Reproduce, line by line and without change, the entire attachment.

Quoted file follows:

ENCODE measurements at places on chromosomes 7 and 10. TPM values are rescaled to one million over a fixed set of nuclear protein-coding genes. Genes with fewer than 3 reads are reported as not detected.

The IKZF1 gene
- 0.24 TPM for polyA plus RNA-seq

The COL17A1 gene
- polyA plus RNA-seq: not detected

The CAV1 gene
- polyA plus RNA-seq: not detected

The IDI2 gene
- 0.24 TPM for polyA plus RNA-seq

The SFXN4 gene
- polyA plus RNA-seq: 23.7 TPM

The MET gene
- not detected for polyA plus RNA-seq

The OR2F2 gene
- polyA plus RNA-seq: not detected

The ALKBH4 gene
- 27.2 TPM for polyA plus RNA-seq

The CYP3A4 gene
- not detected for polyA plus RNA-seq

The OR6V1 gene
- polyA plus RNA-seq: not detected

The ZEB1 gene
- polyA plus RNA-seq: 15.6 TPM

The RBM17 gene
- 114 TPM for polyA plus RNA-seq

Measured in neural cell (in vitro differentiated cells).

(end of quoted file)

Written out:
ENCODE measurements at places on chromosomes 7 and 10. TPM values are rescaled to one million over a fixed set of nuclear protein-coding genes. Genes with fewer than 3 reads are reported as not detected.

The IKZF1 gene
- 0.24 TPM for polyA plus RNA-seq

The COL17A1 gene
- polyA plus RNA-seq: not detected

The CAV1 gene
- polyA plus RNA-seq: not detected

The IDI2 gene
- 0.24 TPM for polyA plus RNA-seq

The SFXN4 gene
- polyA plus RNA-seq: 23.7 TPM

The MET gene
- not detected for polyA plus RNA-seq

The OR2F2 gene
- polyA plus RNA-seq: not detected

The ALKBH4 gene
- 27.2 TPM for polyA plus RNA-seq

The CYP3A4 gene
- not detected for polyA plus RNA-seq

The OR6V1 gene
- polyA plus RNA-seq: not detected

The ZEB1 gene
- polyA plus RNA-seq: 15.6 TPM

The RBM17 gene
- 114 TPM for polyA plus RNA-seq

Measured in neural cell (in vitro differentiated cells).